Interestingly, as it gets closer to finalizing college lists, students (and parents) are rethinking their college list. They go back an forth around a central concern of “What are the chances of getting in?” That burning question makes this article from Paul Tough in the New York Times, “What if the Sectre to Success is Failure?” all the more timely.
This excerpt captures the essence of what I call “college list fatigue”:
It is a central paradox of contemporary parenting, in fact: we have an acute, almost biological impulse to provide for our children, to give them everything they want and need, to protect them from dangers and discomforts both large and small. And yet we all know — on some level, at least — that what kids need more than anything is a little hardship: some challenge, some deprivation that they can overcome, even if just to prove to themselves that they can. As a parent, you struggle with these thorny questions every day, and if you make the right call even half the time, you’re lucky. But it’s one thing to acknowledge this dilemma in the privacy of your own home; it’s quite another to have it addressed in public, at a school where you send your kids at great expense. . . .“The idea of building grit and building self-control is that you get that through failure,” Randolph explained. “And in most highly academic environments in the United States, no one fails anything.” . . . . Randolph wants his students to succeed, of course — it’s just that he believes that in order to do so, they first need to learn how to fail.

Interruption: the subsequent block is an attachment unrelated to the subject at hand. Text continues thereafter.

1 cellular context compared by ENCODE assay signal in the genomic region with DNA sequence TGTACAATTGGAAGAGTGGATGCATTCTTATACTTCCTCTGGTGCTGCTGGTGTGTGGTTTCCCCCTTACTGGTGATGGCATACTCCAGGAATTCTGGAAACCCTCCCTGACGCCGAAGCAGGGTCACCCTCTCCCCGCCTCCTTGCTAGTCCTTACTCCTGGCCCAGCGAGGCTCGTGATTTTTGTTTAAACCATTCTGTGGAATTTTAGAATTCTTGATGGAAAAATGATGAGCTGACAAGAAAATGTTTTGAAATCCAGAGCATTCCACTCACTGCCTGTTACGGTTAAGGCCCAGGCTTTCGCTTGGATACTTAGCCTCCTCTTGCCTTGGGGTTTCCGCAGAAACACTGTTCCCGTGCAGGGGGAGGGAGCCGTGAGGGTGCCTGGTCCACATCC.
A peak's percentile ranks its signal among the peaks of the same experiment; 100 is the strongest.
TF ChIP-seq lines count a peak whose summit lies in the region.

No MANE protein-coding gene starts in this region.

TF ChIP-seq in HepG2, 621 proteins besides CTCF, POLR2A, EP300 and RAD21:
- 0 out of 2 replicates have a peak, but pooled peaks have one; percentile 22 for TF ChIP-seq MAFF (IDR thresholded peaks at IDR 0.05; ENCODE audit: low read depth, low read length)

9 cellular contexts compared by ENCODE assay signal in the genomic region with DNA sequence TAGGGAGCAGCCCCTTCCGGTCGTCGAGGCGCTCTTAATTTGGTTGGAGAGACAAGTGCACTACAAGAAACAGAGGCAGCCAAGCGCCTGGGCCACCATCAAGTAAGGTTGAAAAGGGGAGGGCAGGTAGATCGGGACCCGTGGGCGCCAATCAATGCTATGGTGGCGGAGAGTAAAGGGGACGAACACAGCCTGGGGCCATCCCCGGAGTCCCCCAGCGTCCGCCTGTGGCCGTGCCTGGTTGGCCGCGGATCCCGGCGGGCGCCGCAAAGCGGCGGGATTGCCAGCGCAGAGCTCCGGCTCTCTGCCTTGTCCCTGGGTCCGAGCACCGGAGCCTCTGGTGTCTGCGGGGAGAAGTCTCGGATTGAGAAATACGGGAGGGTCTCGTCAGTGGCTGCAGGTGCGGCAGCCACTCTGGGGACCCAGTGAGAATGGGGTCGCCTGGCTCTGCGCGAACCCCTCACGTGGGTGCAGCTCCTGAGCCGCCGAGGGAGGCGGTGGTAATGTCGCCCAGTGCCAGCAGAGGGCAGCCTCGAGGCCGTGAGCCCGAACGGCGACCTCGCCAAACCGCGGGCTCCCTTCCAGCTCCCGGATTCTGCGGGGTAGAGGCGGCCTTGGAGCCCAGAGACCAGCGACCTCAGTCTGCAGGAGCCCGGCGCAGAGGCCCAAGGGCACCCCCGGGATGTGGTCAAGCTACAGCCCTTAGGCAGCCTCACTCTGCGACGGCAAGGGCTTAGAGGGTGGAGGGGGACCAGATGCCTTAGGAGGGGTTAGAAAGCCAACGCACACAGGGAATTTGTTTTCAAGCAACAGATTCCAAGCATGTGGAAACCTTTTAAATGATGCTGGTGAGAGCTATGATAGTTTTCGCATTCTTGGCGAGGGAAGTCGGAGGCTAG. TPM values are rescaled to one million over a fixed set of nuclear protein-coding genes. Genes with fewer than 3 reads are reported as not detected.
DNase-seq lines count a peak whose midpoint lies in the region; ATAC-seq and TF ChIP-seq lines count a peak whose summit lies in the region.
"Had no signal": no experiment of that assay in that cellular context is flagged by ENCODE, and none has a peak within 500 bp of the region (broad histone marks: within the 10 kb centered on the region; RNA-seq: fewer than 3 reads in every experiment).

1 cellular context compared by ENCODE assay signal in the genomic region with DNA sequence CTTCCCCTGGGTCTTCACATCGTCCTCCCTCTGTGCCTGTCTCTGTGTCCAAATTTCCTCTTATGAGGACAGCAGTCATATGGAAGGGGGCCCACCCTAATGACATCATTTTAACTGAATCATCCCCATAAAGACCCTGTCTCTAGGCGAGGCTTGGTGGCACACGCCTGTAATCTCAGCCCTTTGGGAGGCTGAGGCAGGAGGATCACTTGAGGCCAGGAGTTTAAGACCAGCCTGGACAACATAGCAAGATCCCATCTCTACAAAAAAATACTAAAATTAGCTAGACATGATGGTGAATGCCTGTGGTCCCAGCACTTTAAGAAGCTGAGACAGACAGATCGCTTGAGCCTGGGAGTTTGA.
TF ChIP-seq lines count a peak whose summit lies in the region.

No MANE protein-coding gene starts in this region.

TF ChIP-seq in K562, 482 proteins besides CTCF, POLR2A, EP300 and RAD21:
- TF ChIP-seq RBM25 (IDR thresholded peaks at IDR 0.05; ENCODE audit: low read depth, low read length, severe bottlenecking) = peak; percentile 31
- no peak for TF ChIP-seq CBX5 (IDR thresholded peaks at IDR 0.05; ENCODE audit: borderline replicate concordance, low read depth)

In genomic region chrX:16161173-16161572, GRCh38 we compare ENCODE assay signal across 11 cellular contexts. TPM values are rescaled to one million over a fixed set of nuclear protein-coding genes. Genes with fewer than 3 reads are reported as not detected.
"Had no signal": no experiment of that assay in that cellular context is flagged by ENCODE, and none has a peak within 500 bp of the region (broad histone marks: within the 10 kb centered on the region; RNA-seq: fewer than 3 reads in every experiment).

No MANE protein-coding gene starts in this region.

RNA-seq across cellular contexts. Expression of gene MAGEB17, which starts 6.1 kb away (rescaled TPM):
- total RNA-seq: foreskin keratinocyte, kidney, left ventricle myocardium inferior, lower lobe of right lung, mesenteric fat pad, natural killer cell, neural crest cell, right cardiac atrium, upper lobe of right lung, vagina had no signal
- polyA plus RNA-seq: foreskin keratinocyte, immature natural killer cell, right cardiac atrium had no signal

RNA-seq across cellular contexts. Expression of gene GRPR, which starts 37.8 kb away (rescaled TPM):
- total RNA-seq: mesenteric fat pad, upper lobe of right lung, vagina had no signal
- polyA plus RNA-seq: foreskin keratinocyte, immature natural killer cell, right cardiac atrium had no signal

With all the angst of trying to pick those colleges where they won’t get rejected, students are missing out on some colleges that could be a great fit. I encourage students to look at a range of colleges in selectivity. Whether the college is a “reach” or not, the college should be a good fit.
In the research on college completion, studies have shown that when students go to a college that is more academically challenging, they are less likely to drop-out. This is counter-intuitive because most people would think that if it’s an “easy school” then students are less likely to drop-out . . . on the contrary.
College-bound students are better off spending their time visiting high-priority campuses, learning as much as they can about the colleges where they’re applying, and writing compelling essays. Doing those things help with getting into a “reach” college. If you don’t apply, your chances of getting in are zero. Even a 10% chance of admissions is better than no chance at all.
There are many students (and me) surprised by their acceptances to “reach” schools every year. For the many students who are denied admission, they learn that this is not the end because they didn’t get into X college. Hopefully, their list has included a range of colleges that are good fits, not just the “easy” ones.